The title of this blogpost is liberally borrowed from one of my favorite business articles of all time written by Gary Hamel on the WSJ Blog. The part of the article that really grabbed me was this one:
Why is it that managers are so willing to acknowledge the idea of a company dedicated to timeless human values and yet so unwilling to become practical advocates for those values within their own organizations?
Some of the human values Hamel covers in the article are beauty, truth, wisdom, justice, charity, fidelity, joy, courage and honor. I was so inspired by the article that I ended up structuring much of my new material around this core thesis: The companies who lead with human values are the companies who are going to win going forward. The ones that are inspiring us and growing at crazy rates (see Apple, Google, Foursquare, etc.) value human above all else.
I just returned from Le Web in Paris, where I saw the sharp contrast right before my eyes. Day 1 was mostly filled with interviews of those companies (mostly American) struggling to understand how to regain market share and customer trust. From the Microsoft WP7 Phone to MySpace to Nokia to RIM, I heard many murmurs around me in the crowd that people didn't even want to listen anymore. They were waiting for Dennis Crowley from Foursquare or Mikael Hed from Rovio (maker of the uber popular game Angry Birds). Not that the audience was incredibly representative of everyone in the world, but I would say that I was sitting amongst the early adopters and taste makers of what is happening now and going forward. The thing I heard over and over from the companies, like Microsoft and MySpace, was that they were 'focused on user experience' to an almost eye-rolling level. Nobody defined what that meant and I'm sure I wasn't the only one to wonder how they could focus on the experience of the people they were so out of touch with (I plan to write another post on this soon).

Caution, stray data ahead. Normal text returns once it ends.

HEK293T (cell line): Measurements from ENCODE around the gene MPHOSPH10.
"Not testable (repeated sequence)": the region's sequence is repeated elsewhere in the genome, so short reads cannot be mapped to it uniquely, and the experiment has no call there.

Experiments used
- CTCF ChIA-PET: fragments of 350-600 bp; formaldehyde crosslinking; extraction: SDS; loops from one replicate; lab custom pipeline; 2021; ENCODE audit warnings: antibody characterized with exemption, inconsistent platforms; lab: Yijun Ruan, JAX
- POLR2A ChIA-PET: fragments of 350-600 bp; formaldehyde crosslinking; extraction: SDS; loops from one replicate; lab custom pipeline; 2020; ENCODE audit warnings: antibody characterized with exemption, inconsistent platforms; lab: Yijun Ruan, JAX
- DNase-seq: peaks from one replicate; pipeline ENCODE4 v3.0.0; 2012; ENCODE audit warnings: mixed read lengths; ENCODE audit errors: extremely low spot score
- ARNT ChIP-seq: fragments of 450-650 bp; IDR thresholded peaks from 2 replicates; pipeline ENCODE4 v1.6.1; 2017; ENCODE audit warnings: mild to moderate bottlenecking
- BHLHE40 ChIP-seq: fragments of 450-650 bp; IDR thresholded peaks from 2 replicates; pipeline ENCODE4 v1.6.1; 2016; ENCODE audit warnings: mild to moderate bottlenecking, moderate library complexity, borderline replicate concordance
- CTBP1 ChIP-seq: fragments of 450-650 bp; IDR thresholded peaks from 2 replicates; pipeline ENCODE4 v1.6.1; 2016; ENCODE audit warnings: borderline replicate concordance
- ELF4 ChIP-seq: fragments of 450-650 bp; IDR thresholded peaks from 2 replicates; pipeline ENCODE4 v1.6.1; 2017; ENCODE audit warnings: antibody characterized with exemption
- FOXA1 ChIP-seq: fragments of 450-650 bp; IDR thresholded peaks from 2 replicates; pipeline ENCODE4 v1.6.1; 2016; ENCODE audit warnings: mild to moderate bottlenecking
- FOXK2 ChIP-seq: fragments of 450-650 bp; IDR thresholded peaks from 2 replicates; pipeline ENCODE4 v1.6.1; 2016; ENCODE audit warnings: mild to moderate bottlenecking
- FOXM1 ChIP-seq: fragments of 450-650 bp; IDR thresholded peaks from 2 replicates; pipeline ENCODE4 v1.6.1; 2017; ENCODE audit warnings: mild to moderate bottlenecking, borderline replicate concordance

Each of the speakers appeared smart and probably were users of social web technology themselves, but came across so fundamentally out of touch with what was going on around them. The mannerisms, the media training and the dancing around answers consistently spoke "corporate" even though they were dressed casually. A really significant question directed towards Paypal regarding Wikileaks and the controversy of removing the account resulted in a complete regurgitation of all of the press releases I've read before. Positive spin and corporate responsibility (not to customers, but to the corporation itself) bled through the human being addressing the audience.
Contrast this with the amazing heart and soul exhibited in the Day 2 lineup and you'll totally understand where I'm coming from. My first stand-up-and-shout-YES! moment came listening to Alexander Tamas (DST International) who said:
"The urge to built something meaningful that changes the world is a life time chance."
I nearly cried. Not another badge gamefication geo-location iPad/iPhone social recommendation deal-of-the-day coupon garnering social media impact measuring whatchamacallit. As Dennis said during his Q&A the day before, "We didn't sit around a boardroom thinking, here are 10 ideas to build into a company. We like building products, and if it became a business? Great!" Not that I will poo-poo the money-making ability of companies who come up with a business idea in a boardroom that will make a gabillion dollars...I just want to see the world lean more towards Tamas' vision of building a company.